Daleius. Mentor with his troops was taken into
the Persian service. When Dareius Ochus marched
upon Egypt, one division of his Greek forces was
placed under the command of Mentor and the
eunuch Bagoas. When this division came before
Bubastus, Mentor contrived that a report should
reach the garrison, which consisted partly of
Greeks, that all who surrendered would be par-
doned. The Greek commanders on both sides
were eager to be the first to make and to receive
the submission; and Mentor contrived that Bagoas
in entering the city should be taken prisoner by
the Greeks. Having then himself received the
surrender of the city, and procured the release of
Bagoas, he secured the favour of Dareius and the
gratitude of Bagoas, and was rewarded with a
satrapy including all the western coast of Asia
Minor. His influence with Dareius also enabled
him to procure the pardon of his brother Memnon
and of Artabazus. While engaged in the govern-
ment of his satrapy he treacherously secured the
person of Hermeias, tyrant of Atarneus, the friend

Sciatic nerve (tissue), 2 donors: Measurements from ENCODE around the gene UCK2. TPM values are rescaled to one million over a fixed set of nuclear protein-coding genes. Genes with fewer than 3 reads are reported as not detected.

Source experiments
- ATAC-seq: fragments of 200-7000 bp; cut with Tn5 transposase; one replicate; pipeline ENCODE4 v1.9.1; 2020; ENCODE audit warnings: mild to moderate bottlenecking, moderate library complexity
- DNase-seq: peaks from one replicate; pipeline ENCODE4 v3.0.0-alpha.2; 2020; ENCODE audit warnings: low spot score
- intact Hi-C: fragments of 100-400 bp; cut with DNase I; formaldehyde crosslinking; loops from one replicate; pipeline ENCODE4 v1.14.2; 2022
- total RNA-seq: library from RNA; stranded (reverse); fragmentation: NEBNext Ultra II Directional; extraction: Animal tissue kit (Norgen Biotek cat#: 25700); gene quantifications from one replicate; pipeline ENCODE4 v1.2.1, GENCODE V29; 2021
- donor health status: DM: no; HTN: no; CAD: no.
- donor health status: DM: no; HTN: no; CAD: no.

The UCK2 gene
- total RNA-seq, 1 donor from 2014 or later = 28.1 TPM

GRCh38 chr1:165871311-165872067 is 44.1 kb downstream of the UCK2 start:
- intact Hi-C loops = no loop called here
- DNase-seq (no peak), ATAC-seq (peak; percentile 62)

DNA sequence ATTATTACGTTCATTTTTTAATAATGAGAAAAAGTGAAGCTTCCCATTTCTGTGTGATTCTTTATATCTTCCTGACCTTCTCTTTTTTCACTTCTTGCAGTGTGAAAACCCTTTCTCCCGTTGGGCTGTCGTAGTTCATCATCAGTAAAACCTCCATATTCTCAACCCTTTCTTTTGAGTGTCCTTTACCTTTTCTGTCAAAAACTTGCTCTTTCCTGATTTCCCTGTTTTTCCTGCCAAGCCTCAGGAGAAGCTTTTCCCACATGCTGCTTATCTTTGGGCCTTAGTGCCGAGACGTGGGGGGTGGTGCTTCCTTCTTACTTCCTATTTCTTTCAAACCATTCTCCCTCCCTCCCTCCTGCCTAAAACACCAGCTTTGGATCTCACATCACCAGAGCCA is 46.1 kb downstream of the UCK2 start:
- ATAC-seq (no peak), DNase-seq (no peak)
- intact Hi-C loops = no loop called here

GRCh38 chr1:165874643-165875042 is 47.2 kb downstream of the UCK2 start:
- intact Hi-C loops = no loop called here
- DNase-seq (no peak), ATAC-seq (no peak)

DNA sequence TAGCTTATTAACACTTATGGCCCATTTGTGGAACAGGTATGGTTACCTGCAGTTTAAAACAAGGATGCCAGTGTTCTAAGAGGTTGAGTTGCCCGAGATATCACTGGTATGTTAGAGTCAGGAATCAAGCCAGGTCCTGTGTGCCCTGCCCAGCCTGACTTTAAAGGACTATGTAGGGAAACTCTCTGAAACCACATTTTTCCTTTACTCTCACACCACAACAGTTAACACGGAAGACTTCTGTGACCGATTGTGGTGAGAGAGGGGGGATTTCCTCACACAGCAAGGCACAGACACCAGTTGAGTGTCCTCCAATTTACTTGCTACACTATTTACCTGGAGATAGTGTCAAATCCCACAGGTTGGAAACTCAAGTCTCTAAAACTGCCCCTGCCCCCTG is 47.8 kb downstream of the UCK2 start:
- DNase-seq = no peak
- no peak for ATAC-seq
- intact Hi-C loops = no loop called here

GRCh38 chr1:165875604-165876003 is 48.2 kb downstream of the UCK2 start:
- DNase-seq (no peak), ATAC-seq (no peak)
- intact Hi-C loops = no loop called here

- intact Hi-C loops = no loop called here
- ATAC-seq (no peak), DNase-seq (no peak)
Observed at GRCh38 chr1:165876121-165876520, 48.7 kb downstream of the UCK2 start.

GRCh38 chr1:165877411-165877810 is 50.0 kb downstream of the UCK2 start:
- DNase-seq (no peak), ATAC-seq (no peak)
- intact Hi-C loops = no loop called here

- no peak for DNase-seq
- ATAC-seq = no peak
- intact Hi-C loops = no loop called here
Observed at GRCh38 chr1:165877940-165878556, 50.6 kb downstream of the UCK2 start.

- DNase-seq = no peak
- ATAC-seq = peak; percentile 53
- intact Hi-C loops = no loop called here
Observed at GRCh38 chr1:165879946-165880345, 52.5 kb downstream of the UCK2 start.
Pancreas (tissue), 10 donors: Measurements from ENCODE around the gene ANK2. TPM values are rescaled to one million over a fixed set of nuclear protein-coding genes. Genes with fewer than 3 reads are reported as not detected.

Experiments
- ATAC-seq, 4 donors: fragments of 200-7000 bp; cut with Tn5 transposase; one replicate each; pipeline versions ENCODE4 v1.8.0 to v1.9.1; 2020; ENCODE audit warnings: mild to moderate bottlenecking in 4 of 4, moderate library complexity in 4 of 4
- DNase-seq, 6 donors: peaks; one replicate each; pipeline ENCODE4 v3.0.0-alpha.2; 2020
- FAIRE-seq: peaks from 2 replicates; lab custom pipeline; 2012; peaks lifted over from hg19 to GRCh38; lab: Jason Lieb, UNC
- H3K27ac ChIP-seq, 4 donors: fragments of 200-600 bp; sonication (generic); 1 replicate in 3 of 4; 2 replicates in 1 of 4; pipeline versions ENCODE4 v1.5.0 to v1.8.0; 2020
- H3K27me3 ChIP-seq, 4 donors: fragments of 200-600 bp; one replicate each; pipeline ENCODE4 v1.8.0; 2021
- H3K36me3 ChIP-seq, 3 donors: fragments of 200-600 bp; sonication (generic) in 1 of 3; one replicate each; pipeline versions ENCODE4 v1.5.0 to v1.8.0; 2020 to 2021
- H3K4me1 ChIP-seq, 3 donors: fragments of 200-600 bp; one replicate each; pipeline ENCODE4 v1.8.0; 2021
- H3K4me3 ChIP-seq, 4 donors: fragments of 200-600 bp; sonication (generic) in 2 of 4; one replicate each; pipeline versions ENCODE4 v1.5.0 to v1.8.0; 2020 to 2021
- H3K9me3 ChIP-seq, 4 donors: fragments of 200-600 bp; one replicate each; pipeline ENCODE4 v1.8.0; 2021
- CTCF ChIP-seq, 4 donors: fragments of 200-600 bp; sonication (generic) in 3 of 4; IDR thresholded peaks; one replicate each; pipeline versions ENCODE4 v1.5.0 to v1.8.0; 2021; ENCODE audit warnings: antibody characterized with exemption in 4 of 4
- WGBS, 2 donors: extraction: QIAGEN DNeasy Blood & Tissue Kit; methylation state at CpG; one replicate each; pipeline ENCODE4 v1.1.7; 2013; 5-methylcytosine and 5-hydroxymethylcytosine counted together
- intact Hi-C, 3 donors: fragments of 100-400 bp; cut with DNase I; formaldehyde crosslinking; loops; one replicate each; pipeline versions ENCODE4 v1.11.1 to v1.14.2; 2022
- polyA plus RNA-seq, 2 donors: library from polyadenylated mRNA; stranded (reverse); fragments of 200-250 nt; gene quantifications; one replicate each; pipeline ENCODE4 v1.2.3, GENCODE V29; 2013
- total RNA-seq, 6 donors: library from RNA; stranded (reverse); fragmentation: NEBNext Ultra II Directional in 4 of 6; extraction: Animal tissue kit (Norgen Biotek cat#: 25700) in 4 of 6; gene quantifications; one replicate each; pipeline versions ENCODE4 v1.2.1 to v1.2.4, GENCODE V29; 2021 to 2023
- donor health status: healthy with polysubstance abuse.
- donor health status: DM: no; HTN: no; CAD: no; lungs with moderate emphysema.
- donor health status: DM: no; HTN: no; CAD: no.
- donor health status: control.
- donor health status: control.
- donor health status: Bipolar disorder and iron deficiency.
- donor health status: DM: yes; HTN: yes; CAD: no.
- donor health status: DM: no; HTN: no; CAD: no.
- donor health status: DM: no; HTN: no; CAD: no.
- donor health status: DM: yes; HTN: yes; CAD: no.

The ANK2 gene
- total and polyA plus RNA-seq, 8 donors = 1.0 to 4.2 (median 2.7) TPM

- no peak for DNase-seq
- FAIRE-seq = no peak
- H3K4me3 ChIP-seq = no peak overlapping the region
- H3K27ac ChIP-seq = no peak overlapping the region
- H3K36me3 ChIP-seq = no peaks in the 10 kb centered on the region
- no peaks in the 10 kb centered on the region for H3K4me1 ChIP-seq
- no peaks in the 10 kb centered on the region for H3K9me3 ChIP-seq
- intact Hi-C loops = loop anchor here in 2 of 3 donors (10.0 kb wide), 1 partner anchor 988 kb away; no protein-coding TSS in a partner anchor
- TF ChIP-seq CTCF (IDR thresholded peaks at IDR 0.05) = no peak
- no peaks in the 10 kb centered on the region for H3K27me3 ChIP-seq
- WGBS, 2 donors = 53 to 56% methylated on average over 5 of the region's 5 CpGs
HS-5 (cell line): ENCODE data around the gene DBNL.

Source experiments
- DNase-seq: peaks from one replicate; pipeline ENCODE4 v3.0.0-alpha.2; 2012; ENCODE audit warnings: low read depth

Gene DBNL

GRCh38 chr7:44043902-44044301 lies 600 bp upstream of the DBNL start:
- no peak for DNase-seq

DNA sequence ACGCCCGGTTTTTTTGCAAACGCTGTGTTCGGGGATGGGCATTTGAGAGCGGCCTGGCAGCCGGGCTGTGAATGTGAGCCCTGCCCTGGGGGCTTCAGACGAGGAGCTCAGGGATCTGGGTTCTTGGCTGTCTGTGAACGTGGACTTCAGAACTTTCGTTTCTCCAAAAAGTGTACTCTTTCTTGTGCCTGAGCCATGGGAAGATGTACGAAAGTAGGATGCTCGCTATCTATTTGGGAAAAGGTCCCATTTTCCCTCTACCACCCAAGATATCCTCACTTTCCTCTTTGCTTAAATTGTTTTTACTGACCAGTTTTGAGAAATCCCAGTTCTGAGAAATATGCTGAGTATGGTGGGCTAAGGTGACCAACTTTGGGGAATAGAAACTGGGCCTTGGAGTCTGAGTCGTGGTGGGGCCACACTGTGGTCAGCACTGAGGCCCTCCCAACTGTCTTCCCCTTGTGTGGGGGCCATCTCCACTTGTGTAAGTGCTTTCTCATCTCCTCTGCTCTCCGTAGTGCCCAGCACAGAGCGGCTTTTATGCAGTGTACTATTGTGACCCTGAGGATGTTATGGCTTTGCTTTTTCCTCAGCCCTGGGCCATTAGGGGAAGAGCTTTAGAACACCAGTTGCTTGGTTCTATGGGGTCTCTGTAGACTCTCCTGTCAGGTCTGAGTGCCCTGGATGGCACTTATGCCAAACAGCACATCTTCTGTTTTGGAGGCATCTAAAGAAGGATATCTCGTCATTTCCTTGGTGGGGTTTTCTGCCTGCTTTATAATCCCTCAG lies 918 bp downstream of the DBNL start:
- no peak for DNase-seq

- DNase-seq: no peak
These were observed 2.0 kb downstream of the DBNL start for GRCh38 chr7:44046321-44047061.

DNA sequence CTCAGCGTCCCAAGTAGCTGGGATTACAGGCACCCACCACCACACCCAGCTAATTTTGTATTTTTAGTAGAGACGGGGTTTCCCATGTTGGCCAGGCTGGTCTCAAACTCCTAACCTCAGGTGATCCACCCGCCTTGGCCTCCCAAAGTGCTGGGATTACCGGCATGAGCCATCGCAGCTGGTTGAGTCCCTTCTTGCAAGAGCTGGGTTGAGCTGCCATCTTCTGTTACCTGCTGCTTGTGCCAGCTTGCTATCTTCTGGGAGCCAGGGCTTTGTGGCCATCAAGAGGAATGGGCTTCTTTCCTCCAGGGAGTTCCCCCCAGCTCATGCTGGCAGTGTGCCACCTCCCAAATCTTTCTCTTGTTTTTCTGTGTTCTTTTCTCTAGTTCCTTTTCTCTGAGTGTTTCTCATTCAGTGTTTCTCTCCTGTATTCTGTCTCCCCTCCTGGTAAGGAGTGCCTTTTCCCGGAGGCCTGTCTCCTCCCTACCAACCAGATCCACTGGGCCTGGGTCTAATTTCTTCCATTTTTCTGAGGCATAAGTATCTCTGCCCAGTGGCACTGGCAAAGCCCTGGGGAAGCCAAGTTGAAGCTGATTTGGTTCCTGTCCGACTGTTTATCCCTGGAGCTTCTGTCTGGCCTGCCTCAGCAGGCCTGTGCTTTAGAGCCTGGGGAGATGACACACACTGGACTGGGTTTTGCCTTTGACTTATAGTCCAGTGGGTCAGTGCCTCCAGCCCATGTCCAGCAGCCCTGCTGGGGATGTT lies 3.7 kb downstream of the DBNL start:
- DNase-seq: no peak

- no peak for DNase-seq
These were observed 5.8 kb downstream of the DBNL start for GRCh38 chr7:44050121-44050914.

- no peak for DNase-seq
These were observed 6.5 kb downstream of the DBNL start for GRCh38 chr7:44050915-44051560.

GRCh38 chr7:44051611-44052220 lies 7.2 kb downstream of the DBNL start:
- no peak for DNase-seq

of Aristotle [HERMEIAs; ARISTOTELEs], and hav-
ing forged letters in his name, obtained possession of
his fortresses. He sent Hermeias to Dareius, who
put him to death. He died in possession of his
satrapy, and was succeeded by his brother Memnon.
His wife’s name was Barsine. His three daughters
fell into the hands of Parmenion at Damascus.
One of them was subsequently married to Near-
chus. (Diod. xvi. 42, &c. 49–52; Arrian, vii. 4.
$9; Curt. iii. 13. § 14.) [C.P. M.]
MENTOR, the most celebrated silver-chaser
among the Greeks, must have flourished before B. c.
356, for Pliny states that his choicest works perished
in the conflagration of the temple of Artemis at
Ephesus (H. N. xxxv. 12. s. 55). Others of them
were burnt in the Capitol, and none were extant in
Pliny’s time (l.c.; comp. vii. 38. s. 39). Isis
works were vases and cups, the latter chiefly of the
kind called Thericlea (see Ernesti, Clav. Cic., and
Orelli, Onom. Tullian. s. v.). The statement of
Pliny respecting the utter loss of his works must
be understood of the large vases, and not of the
smaller cups, many of which existed, and were
most highly prized (Cic. Verr. iv. 18; Martial,
iii. 41, iv. 39, viii. 50, ix. 59, xiv. 91 ; Propert.
i 14. 2; Juv. viii. 104). Some of them were,
however, certainly spurious. (Plin. II. N. xxxiii.
11. s. 53.) Lucian (Leriph. p. 332, ed. Wetstein)
uses the phrase uévropoupyi troTipta to describe
elaborately-wrought silver cups. [P.S.]
MENYLLUS (MévvXAos). 1. A Macedonian,
who was appointed by Antipater to command the
garrison which he established at Munychia after
the Lamian war, B. c. 322. He is said by Plu-
tarch to have been a just and good man, and